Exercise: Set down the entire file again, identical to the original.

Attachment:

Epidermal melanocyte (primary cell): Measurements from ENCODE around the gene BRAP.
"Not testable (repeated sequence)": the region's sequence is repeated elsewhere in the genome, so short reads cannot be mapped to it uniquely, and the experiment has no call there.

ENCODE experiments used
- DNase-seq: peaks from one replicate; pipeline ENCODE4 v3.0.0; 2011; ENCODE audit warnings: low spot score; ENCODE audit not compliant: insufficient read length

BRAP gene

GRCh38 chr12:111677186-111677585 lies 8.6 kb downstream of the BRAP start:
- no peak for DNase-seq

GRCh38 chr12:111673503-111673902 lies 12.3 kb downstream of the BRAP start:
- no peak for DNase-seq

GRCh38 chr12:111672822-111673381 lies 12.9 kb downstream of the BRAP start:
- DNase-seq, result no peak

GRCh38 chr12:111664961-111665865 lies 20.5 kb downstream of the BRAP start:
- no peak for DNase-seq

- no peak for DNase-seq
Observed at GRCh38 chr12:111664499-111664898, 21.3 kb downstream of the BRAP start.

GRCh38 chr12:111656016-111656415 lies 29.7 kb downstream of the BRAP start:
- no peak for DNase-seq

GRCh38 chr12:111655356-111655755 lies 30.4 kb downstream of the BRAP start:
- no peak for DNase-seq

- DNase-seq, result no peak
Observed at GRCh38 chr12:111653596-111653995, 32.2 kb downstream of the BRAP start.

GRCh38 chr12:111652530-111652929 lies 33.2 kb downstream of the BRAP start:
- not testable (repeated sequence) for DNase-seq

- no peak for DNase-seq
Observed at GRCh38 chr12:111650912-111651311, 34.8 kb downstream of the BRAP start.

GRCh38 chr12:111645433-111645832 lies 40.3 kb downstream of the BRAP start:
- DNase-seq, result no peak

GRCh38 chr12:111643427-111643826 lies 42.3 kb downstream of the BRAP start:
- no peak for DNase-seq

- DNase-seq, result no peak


Epidermal melanocyte (primary cell): Measurements from ENCODE around the gene BRAP.
"Not testable (repeated sequence)": the region's sequence is repeated elsewhere in the genome, so short reads cannot be mapped to it uniquely, and the experiment has no call there.

ENCODE experiments used
- DNase-seq: peaks from one replicate; pipeline ENCODE4 v3.0.0; 2011; ENCODE audit warnings: low spot score; ENCODE audit not compliant: insufficient read length

BRAP gene

GRCh38 chr12:111677186-111677585 lies 8.6 kb downstream of the BRAP start:
- no peak for DNase-seq

GRCh38 chr12:111673503-111673902 lies 12.3 kb downstream of the BRAP start:
- no peak for DNase-seq

GRCh38 chr12:111672822-111673381 lies 12.9 kb downstream of the BRAP start:
- DNase-seq, result no peak

GRCh38 chr12:111664961-111665865 lies 20.5 kb downstream of the BRAP start:
- no peak for DNase-seq

- no peak for DNase-seq
Observed at GRCh38 chr12:111664499-111664898, 21.3 kb downstream of the BRAP start.

GRCh38 chr12:111656016-111656415 lies 29.7 kb downstream of the BRAP start:
- no peak for DNase-seq

GRCh38 chr12:111655356-111655755 lies 30.4 kb downstream of the BRAP start:
- no peak for DNase-seq

- DNase-seq, result no peak
Observed at GRCh38 chr12:111653596-111653995, 32.2 kb downstream of the BRAP start.

GRCh38 chr12:111652530-111652929 lies 33.2 kb downstream of the BRAP start:
- not testable (repeated sequence) for DNase-seq

- no peak for DNase-seq
Observed at GRCh38 chr12:111650912-111651311, 34.8 kb downstream of the BRAP start.

GRCh38 chr12:111645433-111645832 lies 40.3 kb downstream of the BRAP start:
- DNase-seq, result no peak

GRCh38 chr12:111643427-111643826 lies 42.3 kb downstream of the BRAP start:
- no peak for DNase-seq

- DNase-seq, result no peak